The blue, transparent Vandalis appears;
The gulfy Lee his sedgy tresses rears;
And sullen Mole, that hides his diving flood;
And silent Darent, stain'd with Danish blood.
High in the midst, upon his urn reclined,
(His sea-green mantle waving with the wind)
The god appear'd: he turn'd his azure eyes
Where Windsor-domes and pompous turrets rise;350
Then bow'd and spoke; the winds forget to roar,
And the hush'd waves glide softly to the shore.
Hail, sacred Peace! hail, long-expected days,
That Thames's glory to the stars shall raise!
Though Tiber's streams immortal Rome behold,
Though foaming Hermus swells with tides of gold,
From heaven itself though sevenfold Nilus flows,
And harvests on a hundred realms bestows;
These now no more shall be the Muse's themes,
Lost in my fame, as in the sea their streams.360
Let Volga's banks with iron squadrons shine,
And groves of lances glitter on the Rhine,
Let barbarous Ganges arm a servile train;
Be mine the blessings of a peaceful reign.
No more my sons shall dye with British blood
Red Iber's sands, or Ister's foaming flood:
Safe on my shore each unmolested swain
Shall tend the flocks, or reap the bearded grain;
The shady empire shall retain no trace
Of war or blood, but in the sylvan chase;370
The trumpet sleep, while cheerful horns are blown,
And arms employ'd on birds and beasts alone.
Behold! the ascending villas on my side,
Project long shadows o'er the crystal tide,
Behold! Augusta's glittering spires increase,
And temples rise, the beauteous works of Peace.
I see, I see, where two fair cities bend
Their ample bow, a new Whitehall ascend!
There mighty nations shall inquire their doom,
The world's great oracle in times to come;380
There kings shall sue, and suppliant states be seen
Once more to bend before a British queen.
Thy trees, fair Windsor! now shall leave their woods,
And half thy forests rush into the floods,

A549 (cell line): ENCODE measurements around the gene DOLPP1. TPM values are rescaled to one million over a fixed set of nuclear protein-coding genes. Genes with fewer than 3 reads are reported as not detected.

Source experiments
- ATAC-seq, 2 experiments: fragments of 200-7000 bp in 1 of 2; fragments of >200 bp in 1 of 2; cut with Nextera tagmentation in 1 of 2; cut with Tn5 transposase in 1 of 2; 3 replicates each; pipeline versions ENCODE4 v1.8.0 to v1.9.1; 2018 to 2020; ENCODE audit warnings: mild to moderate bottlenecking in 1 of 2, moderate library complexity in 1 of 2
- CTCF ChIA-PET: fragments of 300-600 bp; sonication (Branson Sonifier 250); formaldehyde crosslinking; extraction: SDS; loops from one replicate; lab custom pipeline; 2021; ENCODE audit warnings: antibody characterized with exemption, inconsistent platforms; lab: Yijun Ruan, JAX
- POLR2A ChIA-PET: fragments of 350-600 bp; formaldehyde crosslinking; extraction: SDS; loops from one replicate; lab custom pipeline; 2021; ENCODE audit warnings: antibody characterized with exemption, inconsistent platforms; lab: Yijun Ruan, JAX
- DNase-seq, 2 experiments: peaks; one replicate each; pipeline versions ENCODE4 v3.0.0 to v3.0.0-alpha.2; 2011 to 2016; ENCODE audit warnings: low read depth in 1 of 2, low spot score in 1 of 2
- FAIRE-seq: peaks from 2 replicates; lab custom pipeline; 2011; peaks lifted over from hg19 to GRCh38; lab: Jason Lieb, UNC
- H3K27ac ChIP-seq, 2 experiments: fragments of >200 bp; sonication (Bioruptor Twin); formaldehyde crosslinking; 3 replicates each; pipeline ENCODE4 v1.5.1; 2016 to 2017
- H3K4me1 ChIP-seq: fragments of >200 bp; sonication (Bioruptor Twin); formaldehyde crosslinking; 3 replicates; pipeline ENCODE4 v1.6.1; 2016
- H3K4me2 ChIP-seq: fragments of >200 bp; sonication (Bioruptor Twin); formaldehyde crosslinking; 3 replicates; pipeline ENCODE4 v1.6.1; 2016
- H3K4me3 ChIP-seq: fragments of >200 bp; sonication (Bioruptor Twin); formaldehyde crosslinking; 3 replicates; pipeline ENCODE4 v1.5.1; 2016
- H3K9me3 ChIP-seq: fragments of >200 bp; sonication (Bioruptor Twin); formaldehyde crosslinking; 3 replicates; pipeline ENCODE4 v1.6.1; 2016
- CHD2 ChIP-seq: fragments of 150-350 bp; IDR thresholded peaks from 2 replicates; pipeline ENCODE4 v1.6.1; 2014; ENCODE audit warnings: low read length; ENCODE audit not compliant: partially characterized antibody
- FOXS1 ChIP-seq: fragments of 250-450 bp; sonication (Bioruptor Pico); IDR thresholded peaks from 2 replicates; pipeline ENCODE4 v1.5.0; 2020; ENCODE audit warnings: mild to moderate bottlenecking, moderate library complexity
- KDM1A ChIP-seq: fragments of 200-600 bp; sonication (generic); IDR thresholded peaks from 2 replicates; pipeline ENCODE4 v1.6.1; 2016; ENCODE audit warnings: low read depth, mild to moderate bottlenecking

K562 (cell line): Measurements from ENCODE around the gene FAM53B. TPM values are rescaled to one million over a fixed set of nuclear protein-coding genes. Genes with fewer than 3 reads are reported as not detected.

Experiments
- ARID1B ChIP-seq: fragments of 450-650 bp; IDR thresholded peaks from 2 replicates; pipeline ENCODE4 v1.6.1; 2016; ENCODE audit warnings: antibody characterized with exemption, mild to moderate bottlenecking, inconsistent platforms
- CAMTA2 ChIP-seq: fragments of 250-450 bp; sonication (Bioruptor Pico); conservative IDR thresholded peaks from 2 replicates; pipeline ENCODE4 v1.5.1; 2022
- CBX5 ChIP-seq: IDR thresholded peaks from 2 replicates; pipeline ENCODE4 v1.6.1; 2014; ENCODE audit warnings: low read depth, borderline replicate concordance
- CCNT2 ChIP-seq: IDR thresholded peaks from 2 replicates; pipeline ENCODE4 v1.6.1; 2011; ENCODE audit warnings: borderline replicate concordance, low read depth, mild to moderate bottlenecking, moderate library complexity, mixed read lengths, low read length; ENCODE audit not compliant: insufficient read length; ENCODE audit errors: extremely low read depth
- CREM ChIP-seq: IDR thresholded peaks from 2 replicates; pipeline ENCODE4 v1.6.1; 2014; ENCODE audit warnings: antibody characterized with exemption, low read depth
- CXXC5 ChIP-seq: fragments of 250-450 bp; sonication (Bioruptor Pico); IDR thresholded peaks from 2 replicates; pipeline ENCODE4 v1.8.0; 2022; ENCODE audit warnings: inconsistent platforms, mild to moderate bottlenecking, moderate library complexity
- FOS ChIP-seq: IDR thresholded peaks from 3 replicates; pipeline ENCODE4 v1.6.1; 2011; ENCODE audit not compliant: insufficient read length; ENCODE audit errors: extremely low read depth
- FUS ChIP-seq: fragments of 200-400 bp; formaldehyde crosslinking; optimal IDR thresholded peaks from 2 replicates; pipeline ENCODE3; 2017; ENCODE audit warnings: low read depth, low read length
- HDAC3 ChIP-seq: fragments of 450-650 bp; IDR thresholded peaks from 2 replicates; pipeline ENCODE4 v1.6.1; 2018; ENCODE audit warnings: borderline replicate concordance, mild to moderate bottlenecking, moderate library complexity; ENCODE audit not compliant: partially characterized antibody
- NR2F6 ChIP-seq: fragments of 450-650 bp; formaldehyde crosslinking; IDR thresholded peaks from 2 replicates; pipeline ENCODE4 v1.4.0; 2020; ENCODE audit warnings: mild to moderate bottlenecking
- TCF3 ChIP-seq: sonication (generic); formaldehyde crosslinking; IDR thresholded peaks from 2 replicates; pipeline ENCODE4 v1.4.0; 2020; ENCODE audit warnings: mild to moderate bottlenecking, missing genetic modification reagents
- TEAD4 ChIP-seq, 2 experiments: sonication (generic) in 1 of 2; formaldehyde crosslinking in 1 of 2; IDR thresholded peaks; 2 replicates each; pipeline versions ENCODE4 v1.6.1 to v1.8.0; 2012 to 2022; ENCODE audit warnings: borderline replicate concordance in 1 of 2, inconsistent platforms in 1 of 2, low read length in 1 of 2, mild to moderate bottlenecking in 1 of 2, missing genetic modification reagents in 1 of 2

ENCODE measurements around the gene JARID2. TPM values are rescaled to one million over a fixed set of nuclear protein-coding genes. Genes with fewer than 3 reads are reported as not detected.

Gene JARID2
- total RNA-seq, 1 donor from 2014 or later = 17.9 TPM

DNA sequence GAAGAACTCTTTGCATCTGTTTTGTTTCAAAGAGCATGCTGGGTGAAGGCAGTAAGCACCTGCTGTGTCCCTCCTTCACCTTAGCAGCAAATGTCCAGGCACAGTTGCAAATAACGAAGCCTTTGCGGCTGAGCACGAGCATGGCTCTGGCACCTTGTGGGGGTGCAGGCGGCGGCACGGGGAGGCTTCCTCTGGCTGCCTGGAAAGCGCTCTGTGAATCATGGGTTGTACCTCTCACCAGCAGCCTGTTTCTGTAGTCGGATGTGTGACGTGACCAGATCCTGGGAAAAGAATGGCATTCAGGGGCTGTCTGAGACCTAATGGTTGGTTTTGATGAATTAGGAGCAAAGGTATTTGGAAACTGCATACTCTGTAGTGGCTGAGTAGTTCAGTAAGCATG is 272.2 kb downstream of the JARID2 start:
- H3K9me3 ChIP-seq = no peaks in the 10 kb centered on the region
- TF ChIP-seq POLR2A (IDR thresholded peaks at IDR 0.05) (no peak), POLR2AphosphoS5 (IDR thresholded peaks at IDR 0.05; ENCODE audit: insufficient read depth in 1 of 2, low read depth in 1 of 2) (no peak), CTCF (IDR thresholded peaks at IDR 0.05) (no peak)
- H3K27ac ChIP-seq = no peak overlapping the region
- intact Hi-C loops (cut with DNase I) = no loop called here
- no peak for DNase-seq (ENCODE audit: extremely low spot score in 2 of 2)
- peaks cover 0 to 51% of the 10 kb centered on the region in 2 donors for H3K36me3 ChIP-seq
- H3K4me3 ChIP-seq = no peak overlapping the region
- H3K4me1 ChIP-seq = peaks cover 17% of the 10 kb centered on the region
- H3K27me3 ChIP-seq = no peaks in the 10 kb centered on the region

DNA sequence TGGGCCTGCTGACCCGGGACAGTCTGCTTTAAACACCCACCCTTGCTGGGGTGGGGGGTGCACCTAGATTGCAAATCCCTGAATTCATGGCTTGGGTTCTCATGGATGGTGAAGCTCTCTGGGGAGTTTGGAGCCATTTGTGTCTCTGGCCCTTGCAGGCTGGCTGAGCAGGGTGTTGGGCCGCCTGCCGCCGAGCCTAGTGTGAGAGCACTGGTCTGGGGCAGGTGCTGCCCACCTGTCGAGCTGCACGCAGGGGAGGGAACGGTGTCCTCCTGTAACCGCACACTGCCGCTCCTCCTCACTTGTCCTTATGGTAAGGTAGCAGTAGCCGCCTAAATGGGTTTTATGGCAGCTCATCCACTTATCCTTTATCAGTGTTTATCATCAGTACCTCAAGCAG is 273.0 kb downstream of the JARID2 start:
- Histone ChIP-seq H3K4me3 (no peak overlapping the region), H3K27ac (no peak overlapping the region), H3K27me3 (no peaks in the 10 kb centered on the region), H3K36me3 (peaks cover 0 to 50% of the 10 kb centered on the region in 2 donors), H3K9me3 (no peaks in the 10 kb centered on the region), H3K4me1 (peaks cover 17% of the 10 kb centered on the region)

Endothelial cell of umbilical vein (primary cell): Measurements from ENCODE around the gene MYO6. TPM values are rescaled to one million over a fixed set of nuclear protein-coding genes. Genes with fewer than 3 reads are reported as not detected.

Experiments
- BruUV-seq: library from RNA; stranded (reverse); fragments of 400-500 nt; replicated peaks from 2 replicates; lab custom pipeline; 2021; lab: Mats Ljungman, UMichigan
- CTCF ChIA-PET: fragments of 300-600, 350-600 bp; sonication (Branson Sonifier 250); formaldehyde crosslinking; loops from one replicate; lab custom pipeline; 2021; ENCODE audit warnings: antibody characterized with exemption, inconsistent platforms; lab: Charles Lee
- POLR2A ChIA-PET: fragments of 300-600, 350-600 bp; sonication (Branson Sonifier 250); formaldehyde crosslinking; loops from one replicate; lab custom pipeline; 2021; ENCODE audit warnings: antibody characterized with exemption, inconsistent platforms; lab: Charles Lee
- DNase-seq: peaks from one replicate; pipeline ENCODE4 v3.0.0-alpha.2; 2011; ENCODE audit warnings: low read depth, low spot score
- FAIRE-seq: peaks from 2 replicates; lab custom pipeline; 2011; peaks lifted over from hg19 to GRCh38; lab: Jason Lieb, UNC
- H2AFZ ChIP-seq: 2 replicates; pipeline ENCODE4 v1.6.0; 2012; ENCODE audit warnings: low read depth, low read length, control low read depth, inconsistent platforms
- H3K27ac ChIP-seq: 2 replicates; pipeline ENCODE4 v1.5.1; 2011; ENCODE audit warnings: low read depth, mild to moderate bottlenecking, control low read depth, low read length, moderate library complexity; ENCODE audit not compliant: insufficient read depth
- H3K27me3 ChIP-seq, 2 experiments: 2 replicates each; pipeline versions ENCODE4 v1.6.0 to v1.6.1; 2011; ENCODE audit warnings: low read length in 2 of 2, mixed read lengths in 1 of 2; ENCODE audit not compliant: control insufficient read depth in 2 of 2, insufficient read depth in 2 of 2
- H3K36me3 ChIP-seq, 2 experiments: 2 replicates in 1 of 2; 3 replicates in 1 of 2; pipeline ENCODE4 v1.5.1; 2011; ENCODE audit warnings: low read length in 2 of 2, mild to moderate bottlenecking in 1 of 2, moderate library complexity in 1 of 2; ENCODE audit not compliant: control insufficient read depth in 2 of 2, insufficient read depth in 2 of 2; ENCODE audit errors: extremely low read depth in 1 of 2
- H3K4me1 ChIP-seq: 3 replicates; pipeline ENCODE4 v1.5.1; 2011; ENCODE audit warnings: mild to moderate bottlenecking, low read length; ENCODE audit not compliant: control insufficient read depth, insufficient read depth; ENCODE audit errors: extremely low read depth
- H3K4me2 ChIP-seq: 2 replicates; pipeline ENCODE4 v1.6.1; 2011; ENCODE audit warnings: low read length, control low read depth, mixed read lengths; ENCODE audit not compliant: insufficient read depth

Bear Britain's thunder, and her cross display,
To the bright regions of the rising day;
Tempt icy seas, where scarce the waters roll,
Where clearer flames glow round the frozen pole;
Or under southern skies exalt their sails,
Led by new stars, and borne by spicy gales!390
For me the balm shall bleed, and amber flow,
The coral redden, and the ruby glow,
The pearly shell its lucid globe infold,
And Phoebus warm the ripening ore to gold.
The time shall come when, free as seas or wind,
Unbounded Thames shall flow for all mankind,
Whole nations enter with each swelling tide,
And seas but join the regions they divide;
Earth's distant ends our glory shall behold,
And the new world launch forth to seek the old.400
Then ships of uncouth form shall stem the tide,
And feather'd people crowd my wealthy side,
And naked youths and painted chiefs admire
Our speech, our colour, and our strange attire!
O stretch thy reign, fair Peace! from shore to shore,
Till conquest cease, and slavery be no more;
Till the freed Indians in their native groves
Reap their own fruits, and woo their sable loves,
Peru once more a race of kings behold,
And other Mexicos be roof'd with gold.410
Exiled by thee from earth to deepest hell,
In brazen bonds, shall barbarous Discord dwell;
Gigantic Pride, pale Terror, gloomy Care,
And mad Ambition shall attend her there:
There purple Vengeance bathed in gore retires,
Her weapons blunted, and extinct her fires:
There hateful Envy her own snakes shall feel,
And Persecution mourn her broken wheel:
There Faction roar, Rebellion bite her chain,
And gasping Furies thirst for blood in vain.420
Here cease thy flight, nor with unhallow'd lays
Touch the fair fame of Albion's golden days:
The thoughts of gods let Granville's verse recite,
And bring the scenes of opening fate to light.
My humble Muse, in unambitious strains,
Paints the green forests and the flowery plains,
Where Peace descending bids her olives spring,
And scatters blessings from her dove-like wing.
Ev'n I more sweetly pass my careless days,
Pleased in the silent shade with empty praise;430
Enough for me, that to the listening swains
First in these fields I sung the sylvan strains.
VER. 3-6, originally thus:--
Chaste Goddess of the woods,
Nymphs of the vales, and Naiads of the floods,
Lead me through arching bowers, and glimmering glades.
Unlock your springs, &c.
VER. 25-28. Originally thus:--
Why should I sing our better suns or air,
Whose vital draughts prevent the leech's care,
While through fresh fields the enlivening odours breathe,
Or spread with vernal blooms the purple heath?
VER. 49, 50. Originally thus in the MS.--
From towns laid waste, to dens and caves they ran
(For who first stoop'd to be a slave was man.)
VER. 57, 58:--
No wonder savages or subjects slain--
But subjects starved while savages were fed.
Oh may no more a foreign master's rage,
With wrongs yet legal, curse a future age!
Still spread, fair Liberty! thy heavenly wings,
Breathe plenty on the fields, and fragrance on the springs.
When yellow autumn summer's heat succeeds,
And into wine the purple harvest bleeds,
The partridge feeding in the new-shorn fields,
Both morning sports and evening pleasures yields.
VER. 107-110. It stood thus in the first editions:--
Pleased, in the General's sight, the host lie down
Sudden before some unsuspecting town;